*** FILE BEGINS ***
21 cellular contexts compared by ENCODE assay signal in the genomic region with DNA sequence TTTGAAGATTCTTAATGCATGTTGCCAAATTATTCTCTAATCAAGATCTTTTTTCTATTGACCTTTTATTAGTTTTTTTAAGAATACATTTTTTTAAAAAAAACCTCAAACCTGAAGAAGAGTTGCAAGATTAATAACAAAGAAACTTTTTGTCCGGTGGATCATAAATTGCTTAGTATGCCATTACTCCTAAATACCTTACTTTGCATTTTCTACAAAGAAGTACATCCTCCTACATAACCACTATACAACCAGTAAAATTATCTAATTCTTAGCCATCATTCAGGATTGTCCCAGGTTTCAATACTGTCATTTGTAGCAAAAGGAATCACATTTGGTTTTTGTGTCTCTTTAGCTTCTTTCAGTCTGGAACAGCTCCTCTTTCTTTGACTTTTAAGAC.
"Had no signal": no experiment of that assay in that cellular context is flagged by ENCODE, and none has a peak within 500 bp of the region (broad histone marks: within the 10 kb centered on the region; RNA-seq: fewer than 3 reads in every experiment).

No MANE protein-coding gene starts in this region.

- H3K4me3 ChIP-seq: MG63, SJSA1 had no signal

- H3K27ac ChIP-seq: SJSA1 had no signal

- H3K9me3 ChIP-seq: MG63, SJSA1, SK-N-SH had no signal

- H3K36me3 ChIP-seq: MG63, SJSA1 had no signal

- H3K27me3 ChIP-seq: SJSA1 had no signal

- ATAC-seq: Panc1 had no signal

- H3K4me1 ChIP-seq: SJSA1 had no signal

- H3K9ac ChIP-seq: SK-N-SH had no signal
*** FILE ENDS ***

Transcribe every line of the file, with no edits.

21 cellular contexts compared by ENCODE assay signal in the genomic region with DNA sequence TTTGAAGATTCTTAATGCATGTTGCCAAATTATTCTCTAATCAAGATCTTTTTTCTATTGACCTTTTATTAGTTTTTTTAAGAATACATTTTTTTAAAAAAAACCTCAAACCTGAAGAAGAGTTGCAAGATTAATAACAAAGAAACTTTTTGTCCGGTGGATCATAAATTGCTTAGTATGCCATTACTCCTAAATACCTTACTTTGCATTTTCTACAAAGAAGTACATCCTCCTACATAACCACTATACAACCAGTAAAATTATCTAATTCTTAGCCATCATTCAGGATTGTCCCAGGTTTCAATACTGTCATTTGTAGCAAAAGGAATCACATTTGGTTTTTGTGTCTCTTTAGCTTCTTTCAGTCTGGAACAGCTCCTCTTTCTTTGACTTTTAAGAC.
"Had no signal": no experiment of that assay in that cellular context is flagged by ENCODE, and none has a peak within 500 bp of the region (broad histone marks: within the 10 kb centered on the region; RNA-seq: fewer than 3 reads in every experiment).

No MANE protein-coding gene starts in this region.

- H3K4me3 ChIP-seq: MG63, SJSA1 had no signal

- H3K27ac ChIP-seq: SJSA1 had no signal

- H3K9me3 ChIP-seq: MG63, SJSA1, SK-N-SH had no signal

- H3K36me3 ChIP-seq: MG63, SJSA1 had no signal

- H3K27me3 ChIP-seq: SJSA1 had no signal

- ATAC-seq: Panc1 had no signal

- H3K4me1 ChIP-seq: SJSA1 had no signal

- H3K9ac ChIP-seq: SK-N-SH had no signal